Tiktok’s Digital Campaign Provides Lesson for Advocacy Campaigns

As the United States House of Representatives was mulling a bill that would force TikTok to divest its US-based business or face an outright ban, TikTok’s government affairs team put together a last-minute grassroots strategy. They deployed push notifications to the app, urging users to contact their congressional representatives. 

While it sounds great on paper—mobilize the company’s massive young user base and demonstrate strength in numbers—it appears to have backfired.  

As the BBC reports, “Lawmakers and their staff say that the lobbying campaign has actually worsened the concerns they have about the app and its parent company ByteDance, and strengthened their resolve to pass the legislation.”  

One House staffer said that most of the callers are “really confused and are calling because ‘TikTok told me to.’” 

The anti-TikTok bill passed the House with rare bipartisan support and is headed to the United States Senate. 

Here are a couple key lessons for any organization doing direct advocacy on a big legislative issue: 

Lesson 1: Education before mobilization 

The strategy of mobilizing constituents to lobby against the legislation made sense on paper, but there were some flaws. 

TikTok’s first problem was not properly educating supporters. If you’re going to turn loose ordinary citizens on the Congressional switchboard, they’re going to be put on the spot, either leaving voicemails or having live, spontaneous interactions with staffers. Your most passionate voices need to know what they’re talking about to effectively advocate for you.  

That’s hard for experienced citizen-activists, and even more challenging for people for whom this is their first time contacting a rep or senator. This oversight culminated in low-quality phone calls that undermined the perception of a true groundswell of grassroots support. 

Observers also noted the in-app prompts were likely aimed at teens and seemed to generate calls that were abusive, vowing self-harm, and threatening to lawmakers. Senator Thom Tillis posted a recording on X (formerly Twitter) of one such voicemail, which had over 530,000 views at the time of writing. 

Lesson 2: Strategy and tactics must be aligned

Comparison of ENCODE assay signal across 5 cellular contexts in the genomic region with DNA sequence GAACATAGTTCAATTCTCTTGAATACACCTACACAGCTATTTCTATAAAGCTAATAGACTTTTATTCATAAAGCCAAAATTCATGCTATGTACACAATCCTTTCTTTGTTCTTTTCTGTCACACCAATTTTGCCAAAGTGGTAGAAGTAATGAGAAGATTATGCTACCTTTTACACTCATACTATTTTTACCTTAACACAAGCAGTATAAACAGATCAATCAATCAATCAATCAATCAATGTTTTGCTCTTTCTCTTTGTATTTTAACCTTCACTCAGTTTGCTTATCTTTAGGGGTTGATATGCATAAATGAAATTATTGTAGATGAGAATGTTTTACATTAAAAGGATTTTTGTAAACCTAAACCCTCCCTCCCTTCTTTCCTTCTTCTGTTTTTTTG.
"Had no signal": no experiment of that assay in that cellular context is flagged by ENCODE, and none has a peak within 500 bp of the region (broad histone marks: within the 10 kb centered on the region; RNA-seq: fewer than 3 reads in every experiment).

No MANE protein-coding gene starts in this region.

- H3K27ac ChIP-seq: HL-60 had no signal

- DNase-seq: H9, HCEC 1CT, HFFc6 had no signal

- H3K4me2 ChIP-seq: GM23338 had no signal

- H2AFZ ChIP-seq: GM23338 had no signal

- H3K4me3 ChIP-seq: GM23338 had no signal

The bigger issue for TikTok is their mobilization effort only underscored Congress’s fears. A key driver of the TikTok legislation is the suspicion that the company, because of its relationship with the Chinese government, may misuse the app to shape American political attitudes. It isn’t clear why someone at TikTok thought the response to this allegation was to…use the app to shape American political attitudes, but that’s what happened.  

This appears to be a textbook misalignment of strategy and tactics. Demonstrating broad voter support for your political position is a critical strategy, but unleashing thousands of under-informed users on Congressional staff was the wrong way to go about it—when TikTokers called their reps because the app told them to, lawmakers believed their suspicions were confirmed.  

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Lesson 3: Use your CEO wisely 

TikTok rolled out its CEO to respond to the anti-TikTok vote in the US House of Representatives. Shou Zi Chew took to his platform and thanked his users, but then proceeded to lay out the case of what a ban on the platform would mean for in terms of losses to creators, businesses, and the economy—in effect, the same message that was used to motivate the ineffective calls to Congress. Instead, a CEO’s voice should be used judiciously as the definitive voice of the company, perhaps speaking to the values of the company and reassuring Congress about TikTok. 

This is reminiscent of the early government relations strategy used by some ridesharing apps. The company would enter a market, grow as fast as possible, and then, upon encountering inevitable scrutiny from government, unleash its users to lobby for a favourable regulatory environment.  

Did TikTok learn anything? 

Well, it doesn’t look like it. 

“After the vote, TikTok appeared to renew its push to have users lobby Congress, sending another notification to users urging them to contact their representatives,” according to another BBC News piece. 

Firing up constituent support for your issue is typically very beneficial to your cause—but engaging the grassroots is much more than ready, aim, click.  

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